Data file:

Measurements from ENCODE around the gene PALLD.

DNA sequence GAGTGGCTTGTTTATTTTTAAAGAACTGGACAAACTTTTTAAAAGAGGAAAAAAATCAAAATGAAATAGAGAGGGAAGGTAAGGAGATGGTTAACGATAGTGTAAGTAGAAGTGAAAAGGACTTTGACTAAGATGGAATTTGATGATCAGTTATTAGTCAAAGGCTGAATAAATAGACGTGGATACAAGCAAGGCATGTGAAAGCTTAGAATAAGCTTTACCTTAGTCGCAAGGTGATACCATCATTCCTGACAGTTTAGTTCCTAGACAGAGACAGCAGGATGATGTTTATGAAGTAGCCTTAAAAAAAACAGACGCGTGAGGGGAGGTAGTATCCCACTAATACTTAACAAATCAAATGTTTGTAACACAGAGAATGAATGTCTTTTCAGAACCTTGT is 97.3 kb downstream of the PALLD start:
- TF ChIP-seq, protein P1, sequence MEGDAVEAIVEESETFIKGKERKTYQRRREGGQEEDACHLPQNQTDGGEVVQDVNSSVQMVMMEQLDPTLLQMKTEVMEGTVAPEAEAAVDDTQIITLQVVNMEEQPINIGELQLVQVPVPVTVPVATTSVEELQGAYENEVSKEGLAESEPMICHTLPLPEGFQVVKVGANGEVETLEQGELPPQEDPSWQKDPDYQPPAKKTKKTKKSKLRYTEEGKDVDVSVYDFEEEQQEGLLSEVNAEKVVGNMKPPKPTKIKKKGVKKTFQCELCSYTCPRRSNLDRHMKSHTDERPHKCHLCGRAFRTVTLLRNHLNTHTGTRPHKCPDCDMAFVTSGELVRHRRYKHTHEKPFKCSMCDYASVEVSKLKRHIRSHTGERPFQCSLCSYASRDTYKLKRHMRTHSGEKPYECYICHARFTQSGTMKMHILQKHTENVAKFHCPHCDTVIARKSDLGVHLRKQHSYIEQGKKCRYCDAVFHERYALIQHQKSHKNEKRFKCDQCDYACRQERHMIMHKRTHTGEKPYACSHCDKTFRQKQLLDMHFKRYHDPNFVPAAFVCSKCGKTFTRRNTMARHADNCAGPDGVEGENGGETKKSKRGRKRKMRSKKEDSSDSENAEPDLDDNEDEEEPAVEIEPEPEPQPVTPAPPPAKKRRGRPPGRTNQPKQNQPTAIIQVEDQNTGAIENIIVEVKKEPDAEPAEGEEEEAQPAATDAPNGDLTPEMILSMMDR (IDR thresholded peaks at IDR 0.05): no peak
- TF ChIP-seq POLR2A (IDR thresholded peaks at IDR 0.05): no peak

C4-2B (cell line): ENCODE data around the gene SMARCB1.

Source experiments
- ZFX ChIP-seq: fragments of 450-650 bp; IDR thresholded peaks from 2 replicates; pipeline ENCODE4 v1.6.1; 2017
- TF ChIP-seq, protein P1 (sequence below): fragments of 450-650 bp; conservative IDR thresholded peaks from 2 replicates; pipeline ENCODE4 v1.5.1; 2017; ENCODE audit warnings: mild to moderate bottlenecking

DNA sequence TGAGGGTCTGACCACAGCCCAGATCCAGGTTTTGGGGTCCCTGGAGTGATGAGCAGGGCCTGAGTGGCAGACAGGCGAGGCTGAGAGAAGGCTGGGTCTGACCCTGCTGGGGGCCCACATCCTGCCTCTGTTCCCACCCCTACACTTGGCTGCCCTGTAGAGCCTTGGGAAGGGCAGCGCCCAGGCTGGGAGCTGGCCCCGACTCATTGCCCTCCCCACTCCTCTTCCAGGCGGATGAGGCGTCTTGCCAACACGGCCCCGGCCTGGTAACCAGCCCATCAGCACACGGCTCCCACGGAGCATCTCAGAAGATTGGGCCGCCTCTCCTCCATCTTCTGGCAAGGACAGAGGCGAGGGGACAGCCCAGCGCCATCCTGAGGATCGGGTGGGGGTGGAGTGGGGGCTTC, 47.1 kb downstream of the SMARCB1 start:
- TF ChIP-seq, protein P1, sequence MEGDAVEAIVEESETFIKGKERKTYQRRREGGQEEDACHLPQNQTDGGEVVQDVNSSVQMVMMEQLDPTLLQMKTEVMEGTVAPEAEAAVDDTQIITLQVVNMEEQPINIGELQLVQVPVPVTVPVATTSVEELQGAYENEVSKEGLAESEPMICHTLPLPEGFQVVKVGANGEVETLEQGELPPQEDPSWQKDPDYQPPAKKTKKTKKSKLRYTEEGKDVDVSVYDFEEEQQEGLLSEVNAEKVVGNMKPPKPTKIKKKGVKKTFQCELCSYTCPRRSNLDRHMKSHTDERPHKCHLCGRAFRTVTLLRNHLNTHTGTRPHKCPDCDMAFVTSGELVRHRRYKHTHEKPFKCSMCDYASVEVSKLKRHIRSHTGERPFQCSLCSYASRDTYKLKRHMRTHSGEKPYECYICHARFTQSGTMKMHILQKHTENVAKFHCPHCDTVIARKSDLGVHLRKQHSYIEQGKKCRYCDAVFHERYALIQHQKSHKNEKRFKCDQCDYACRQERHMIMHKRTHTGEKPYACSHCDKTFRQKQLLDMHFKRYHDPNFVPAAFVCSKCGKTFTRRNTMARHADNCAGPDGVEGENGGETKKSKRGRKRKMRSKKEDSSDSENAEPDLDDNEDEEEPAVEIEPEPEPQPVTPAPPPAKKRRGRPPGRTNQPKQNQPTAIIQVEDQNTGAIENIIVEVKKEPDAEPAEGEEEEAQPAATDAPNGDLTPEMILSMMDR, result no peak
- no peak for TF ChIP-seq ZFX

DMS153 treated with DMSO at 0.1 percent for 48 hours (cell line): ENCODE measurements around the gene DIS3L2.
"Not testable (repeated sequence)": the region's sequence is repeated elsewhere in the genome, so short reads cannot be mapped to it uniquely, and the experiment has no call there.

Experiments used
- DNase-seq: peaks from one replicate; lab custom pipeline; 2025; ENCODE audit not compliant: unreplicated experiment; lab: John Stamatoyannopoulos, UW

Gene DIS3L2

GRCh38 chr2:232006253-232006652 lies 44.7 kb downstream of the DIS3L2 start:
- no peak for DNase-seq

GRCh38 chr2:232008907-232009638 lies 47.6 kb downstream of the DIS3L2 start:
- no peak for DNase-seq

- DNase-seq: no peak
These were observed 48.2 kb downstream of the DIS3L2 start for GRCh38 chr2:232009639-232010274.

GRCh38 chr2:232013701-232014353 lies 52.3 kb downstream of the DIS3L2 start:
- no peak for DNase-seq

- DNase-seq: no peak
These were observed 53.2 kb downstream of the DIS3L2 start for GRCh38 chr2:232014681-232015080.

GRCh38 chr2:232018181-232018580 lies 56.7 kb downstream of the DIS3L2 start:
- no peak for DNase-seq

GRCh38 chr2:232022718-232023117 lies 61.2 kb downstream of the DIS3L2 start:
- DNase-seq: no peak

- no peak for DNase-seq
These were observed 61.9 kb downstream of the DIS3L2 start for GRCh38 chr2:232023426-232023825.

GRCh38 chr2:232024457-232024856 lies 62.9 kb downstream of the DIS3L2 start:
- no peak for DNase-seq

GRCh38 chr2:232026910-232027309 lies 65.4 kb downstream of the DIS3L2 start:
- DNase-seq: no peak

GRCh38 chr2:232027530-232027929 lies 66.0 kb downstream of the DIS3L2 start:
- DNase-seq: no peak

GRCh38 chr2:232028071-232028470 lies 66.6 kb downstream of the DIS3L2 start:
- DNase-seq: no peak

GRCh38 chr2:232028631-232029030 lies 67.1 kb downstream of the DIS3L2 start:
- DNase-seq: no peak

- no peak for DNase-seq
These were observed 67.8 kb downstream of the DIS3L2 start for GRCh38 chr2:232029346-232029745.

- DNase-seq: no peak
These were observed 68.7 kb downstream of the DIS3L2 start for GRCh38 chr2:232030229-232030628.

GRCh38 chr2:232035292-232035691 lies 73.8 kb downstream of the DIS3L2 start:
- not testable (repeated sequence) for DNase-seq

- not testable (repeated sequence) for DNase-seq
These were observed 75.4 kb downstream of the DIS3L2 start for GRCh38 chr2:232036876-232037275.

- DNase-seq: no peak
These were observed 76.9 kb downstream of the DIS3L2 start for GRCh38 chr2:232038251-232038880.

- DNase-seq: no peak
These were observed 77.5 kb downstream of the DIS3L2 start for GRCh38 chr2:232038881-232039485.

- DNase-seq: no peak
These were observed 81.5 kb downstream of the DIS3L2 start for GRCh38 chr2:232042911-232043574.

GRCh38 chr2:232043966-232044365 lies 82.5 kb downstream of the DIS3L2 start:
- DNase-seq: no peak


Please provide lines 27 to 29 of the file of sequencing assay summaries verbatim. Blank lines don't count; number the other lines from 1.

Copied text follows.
GRCh38 chr2:232018181-232018580 lies 56.7 kb downstream of the DIS3L2 start:
- no peak for DNase-seq

GRCh38 chr2:232022718-232023117 lies 61.2 kb downstream of the DIS3L2 start: